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Not An SNL Sketch: New ‘Consent Condom’ Requires Two People To Open It

It could just as easily be an SNL sketch every bit as much as a legitimate product, but it does seem that the new "consent condom" is real, according to the New York Post.
"Tulipán, an Argentinian sex toy company, has created a new rubber that requires four hands to open — ensuring that both parties are equally involved in the decision to have sex," reports the outlet. "How it works: All four corners of the packaging must be pressed at the same time to open it."
The tagline for the Tulipán condom reads: "If it’s not a yes, it’s a no."
The "consent condom" will not be available on the market until later this year. In the meantime, Tulipán will be handing out the condoms to couples at bars in Buenos Aires. Insider reports that feedback has generally been fairly positive. Current ads on social media show how couples can open the tricky contraption:
Joaquin Campins of BBDO, the agency promoting the condoms, said that the "consent condom" reinforces the idea that sex is only pleasurable if both partners give consent. "Tulipán has always spoken of safe pleasure, but for this campaign, we understood that we had to talk about the most important thing in every sexual relationship — pleasure is possible only if you both give your consent,” he said.
 
According to Fox News, the brand has been using that same "consent equals pleasure" sentiment in social media campaigns.
"Only if there is consent, there is pleasure. If it is a YES, it's NO," says the ad. "Why this box can only be opened by two? Because this is how consent works in relationships. Everything has to be two."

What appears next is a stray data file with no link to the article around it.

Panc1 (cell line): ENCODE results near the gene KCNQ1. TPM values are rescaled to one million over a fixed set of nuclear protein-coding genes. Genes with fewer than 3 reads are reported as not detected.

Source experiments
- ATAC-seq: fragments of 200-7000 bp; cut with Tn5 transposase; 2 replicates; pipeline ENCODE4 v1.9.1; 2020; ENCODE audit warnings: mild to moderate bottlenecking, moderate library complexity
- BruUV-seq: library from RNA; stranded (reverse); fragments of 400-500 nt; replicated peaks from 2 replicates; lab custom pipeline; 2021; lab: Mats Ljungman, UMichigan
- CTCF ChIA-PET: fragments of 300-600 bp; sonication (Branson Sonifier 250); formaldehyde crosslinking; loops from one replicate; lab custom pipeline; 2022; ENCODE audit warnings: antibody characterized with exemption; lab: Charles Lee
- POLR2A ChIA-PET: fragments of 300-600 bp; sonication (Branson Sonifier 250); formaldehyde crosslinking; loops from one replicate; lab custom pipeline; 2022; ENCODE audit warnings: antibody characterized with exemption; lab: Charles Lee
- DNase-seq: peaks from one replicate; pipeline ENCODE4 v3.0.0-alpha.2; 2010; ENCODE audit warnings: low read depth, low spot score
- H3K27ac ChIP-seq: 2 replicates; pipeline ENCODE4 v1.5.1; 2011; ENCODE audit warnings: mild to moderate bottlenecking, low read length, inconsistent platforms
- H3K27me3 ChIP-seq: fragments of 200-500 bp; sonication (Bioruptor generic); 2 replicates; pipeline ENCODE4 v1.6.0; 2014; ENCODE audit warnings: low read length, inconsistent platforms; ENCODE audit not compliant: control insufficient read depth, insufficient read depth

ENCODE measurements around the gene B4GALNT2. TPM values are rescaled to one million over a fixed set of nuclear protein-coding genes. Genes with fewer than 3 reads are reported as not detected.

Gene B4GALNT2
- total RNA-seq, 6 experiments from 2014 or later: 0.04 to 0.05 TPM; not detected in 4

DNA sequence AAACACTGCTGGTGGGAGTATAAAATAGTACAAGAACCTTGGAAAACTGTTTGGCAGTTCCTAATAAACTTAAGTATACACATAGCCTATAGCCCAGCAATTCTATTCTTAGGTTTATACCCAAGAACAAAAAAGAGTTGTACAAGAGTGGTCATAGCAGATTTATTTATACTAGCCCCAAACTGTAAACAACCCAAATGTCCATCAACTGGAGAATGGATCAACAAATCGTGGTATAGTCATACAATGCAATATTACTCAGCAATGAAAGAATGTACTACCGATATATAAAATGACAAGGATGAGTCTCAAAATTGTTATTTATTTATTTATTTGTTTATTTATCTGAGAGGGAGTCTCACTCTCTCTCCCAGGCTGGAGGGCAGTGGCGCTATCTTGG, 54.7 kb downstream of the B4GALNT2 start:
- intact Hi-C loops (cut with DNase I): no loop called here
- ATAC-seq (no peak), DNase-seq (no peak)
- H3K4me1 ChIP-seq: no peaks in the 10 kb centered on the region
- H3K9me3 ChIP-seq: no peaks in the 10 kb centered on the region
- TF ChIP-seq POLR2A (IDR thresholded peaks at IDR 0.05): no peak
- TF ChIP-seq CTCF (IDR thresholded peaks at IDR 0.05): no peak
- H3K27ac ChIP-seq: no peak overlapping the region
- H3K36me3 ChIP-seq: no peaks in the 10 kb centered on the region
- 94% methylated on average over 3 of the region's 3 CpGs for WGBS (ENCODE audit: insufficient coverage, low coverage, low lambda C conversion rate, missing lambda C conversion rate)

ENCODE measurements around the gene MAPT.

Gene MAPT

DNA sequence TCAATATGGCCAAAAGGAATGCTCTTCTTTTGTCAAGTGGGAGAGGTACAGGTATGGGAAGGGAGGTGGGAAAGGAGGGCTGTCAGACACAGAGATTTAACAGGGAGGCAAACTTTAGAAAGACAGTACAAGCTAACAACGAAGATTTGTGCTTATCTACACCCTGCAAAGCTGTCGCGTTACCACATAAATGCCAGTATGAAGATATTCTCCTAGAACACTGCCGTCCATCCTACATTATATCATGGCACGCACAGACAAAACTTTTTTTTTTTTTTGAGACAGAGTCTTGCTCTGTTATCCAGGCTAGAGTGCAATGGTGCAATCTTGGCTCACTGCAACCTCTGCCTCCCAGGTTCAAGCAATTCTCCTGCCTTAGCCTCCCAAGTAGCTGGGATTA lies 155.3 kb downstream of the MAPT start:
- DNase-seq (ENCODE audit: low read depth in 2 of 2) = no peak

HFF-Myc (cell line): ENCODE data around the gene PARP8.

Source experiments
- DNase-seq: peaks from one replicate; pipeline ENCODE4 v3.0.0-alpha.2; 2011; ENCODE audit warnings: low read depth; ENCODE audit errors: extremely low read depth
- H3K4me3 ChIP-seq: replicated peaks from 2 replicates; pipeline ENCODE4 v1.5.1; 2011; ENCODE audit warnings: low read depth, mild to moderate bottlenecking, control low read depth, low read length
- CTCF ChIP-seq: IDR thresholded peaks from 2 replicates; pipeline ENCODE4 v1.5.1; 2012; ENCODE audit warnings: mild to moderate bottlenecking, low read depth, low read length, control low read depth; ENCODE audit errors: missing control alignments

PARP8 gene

The "consent condom" joins a growing list of products created specifically to curtail sexual assault. In 2016, Psychology Today listed the 10 best assault prevention technologies available on the market, many of which come disguised as jewelry products or other everyday accessories.
The National Sexual Violence Resource Center has estimated that one in five women will be raped at some time in their lives. This is terrifying statistic that should have women anxious and keen to protect themselves. At the same time it illustrates a greater societal problem that needs to be addressed on a more comprehensive scale, and can serve as an incentive for every woman to address the issue of her own personal safety to prevent rape.
While tech devices and apps aren’t the answer. They can help keep girls and women safe in many situations.
To speed these innovations to market some entrepreneurs and startups are getting help from crowdfunding and other means to develop creative products and apps that give women an edge when it comes to personal safety. These range from devices disguised as jewelry to nail polish. Resourceful, effective, and discreet, these innovations can make a critical difference to prevent sexual assault when seconds matter in dangerous or life-threatening situations.
For the "consent condom" to actually become a safety measure against non-consensual sex, it would probably have to become the only type of condom available on the market. And that seems like a reach.

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